ERP applications are ‘critical’ to business operations, according to the IDC survey of 430 IT decision makers.
Sixty-four percent of the 191 decision makers surveyed whose organizations rely on SAP or Oracle E-Business Suite confirmed that their deployments have had an ERP-related breach in the last 24 months.
“Enterprise Resource Planning (ERP) applications such as Oracle E-Business Suite and SAP (ECC) can be foundational for businesses. A breach of such critical ERP applications can lead to unexpected downtime, increased compliance risk, diminished brand confidence and project delays,” said Frank Dickson, Program Vice President, Cybersecurity Products with IDC.
“Cyber miscreants seem to be indiscriminate when it comes to ERP systems, having an appetite for all types of data, which, if in the wrong hands, could be detrimental to the business in terms of revenue and reputation.”
Among the 64 percent of enterprises that have experienced breaches of large ERP platforms in the last 24 months, reported compromised information includes sales data (50 percent), HR data (45 percent), customer personally identifiable information (41 percent), intellectual property (36 percent) and financial data (34 percent).
- 78 percent of respondents report that ERP application users are audited every 90 days or more.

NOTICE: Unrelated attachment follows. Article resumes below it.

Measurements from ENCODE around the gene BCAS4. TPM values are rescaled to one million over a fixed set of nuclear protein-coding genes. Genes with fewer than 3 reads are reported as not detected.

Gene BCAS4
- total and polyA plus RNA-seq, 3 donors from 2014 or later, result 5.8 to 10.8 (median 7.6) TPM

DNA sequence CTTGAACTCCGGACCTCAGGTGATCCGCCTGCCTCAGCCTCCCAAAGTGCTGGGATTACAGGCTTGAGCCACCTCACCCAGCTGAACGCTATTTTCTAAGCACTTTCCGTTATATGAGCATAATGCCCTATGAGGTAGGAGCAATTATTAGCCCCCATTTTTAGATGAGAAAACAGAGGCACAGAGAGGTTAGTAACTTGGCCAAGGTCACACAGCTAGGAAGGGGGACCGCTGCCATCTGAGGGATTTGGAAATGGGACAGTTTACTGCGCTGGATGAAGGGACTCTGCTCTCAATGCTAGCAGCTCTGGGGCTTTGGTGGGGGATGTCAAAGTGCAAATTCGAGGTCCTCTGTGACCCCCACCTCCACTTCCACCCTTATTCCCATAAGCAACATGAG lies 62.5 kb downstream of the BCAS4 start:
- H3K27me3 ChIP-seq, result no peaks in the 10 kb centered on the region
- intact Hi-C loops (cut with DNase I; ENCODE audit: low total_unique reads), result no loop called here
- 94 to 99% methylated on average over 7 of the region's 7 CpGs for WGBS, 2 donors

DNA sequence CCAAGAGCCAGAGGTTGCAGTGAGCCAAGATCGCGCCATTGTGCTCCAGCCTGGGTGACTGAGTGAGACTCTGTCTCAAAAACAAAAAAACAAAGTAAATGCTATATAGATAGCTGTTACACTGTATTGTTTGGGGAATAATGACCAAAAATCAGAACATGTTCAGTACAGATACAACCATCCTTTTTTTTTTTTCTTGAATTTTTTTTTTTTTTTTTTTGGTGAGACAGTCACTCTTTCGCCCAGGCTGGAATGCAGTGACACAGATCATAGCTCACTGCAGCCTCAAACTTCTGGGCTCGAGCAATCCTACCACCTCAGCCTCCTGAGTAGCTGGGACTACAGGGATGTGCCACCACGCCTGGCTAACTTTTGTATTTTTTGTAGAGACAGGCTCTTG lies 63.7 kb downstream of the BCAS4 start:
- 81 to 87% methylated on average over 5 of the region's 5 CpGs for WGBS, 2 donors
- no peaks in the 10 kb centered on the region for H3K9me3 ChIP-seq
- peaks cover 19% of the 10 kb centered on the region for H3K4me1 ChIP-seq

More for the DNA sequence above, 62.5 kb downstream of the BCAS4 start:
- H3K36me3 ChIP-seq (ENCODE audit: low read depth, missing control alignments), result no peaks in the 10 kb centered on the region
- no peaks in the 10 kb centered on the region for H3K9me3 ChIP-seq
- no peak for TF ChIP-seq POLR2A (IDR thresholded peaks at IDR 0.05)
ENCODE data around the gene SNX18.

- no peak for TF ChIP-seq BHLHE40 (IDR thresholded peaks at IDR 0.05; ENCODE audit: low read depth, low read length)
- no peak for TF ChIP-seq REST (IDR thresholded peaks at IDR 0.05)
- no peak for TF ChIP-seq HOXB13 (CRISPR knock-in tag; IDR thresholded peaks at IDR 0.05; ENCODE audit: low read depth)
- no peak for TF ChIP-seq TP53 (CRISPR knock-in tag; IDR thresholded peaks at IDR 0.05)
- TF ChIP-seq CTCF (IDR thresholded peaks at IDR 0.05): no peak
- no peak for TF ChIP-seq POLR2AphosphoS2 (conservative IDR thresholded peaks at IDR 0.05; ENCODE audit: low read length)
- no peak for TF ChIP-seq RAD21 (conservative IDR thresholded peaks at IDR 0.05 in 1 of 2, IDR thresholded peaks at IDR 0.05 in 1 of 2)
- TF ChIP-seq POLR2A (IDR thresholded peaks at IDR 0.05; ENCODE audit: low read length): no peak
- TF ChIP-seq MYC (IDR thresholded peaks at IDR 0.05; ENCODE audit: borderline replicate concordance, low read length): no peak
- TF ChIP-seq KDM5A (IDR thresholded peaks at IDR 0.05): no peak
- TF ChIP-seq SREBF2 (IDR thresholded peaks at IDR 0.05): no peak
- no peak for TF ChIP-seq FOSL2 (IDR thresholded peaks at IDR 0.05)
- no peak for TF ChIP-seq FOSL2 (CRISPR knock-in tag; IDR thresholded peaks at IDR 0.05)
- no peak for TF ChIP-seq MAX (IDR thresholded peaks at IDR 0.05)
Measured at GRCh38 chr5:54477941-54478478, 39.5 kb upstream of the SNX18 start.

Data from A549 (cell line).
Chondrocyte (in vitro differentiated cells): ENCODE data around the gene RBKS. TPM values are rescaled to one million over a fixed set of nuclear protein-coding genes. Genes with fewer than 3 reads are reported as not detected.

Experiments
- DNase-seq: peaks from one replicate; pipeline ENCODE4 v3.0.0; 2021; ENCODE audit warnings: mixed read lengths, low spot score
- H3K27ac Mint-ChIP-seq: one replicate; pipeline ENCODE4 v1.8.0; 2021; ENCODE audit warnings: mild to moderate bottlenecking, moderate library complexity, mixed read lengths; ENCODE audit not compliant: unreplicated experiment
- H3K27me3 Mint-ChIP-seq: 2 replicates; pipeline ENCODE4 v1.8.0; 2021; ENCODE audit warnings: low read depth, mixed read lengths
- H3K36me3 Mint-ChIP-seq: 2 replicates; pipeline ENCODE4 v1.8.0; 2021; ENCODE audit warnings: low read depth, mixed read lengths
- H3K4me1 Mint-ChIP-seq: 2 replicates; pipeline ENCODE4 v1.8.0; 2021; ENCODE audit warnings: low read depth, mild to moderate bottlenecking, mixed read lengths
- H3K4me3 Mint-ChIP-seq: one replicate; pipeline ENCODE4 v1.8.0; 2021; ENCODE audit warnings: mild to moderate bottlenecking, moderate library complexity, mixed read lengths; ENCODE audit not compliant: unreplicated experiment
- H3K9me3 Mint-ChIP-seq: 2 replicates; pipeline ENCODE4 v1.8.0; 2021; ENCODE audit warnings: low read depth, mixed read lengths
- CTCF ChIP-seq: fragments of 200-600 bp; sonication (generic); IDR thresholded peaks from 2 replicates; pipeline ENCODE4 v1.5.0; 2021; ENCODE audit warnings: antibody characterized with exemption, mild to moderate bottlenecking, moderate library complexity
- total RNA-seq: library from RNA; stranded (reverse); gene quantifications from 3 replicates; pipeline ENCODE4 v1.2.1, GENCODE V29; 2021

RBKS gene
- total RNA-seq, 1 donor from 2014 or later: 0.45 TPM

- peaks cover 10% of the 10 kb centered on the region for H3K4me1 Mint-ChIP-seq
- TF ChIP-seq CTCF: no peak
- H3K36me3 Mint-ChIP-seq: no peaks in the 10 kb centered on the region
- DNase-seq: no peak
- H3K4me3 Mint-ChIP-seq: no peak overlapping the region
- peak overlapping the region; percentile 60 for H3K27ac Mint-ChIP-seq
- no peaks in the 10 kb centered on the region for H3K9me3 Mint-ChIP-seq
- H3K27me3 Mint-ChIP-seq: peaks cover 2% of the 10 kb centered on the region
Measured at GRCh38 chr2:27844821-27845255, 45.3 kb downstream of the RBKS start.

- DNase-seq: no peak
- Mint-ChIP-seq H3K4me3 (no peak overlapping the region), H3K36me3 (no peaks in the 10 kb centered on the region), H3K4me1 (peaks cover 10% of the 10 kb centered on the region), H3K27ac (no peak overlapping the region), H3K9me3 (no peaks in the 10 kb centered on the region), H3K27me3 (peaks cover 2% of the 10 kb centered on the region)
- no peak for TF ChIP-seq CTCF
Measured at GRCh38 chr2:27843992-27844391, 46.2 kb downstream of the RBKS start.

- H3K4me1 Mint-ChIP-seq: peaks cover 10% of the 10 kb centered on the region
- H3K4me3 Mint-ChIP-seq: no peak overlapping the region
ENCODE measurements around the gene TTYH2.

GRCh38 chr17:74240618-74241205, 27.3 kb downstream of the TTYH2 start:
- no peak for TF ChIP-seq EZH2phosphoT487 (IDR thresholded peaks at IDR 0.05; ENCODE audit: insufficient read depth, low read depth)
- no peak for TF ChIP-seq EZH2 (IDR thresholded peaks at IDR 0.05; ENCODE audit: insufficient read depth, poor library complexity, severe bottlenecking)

- 74 percent of SAP and Oracle EBS applications are connected to the internet.
- 56 percent of C-level executives are concerned or very concerned about moving ERP applications to the cloud.
“The findings of this independent survey should raise questions at the Board level about the adequacy of internal controls to prevent cyberattacks and the level of auditing taking place. The lack of these controls is one way for cyber insurance companies to deny claims,” said Larry Harrington, former Chairman of the Global Board of the Institute of Internal Auditors (IIA).
“The information compromised most often according to this research is the highest regulated in today’s business ecosystem. Most concerning is the popularity of sales, financial data and PII, all of which should raise flags about the possibility of insider trading, collusion and fraud.”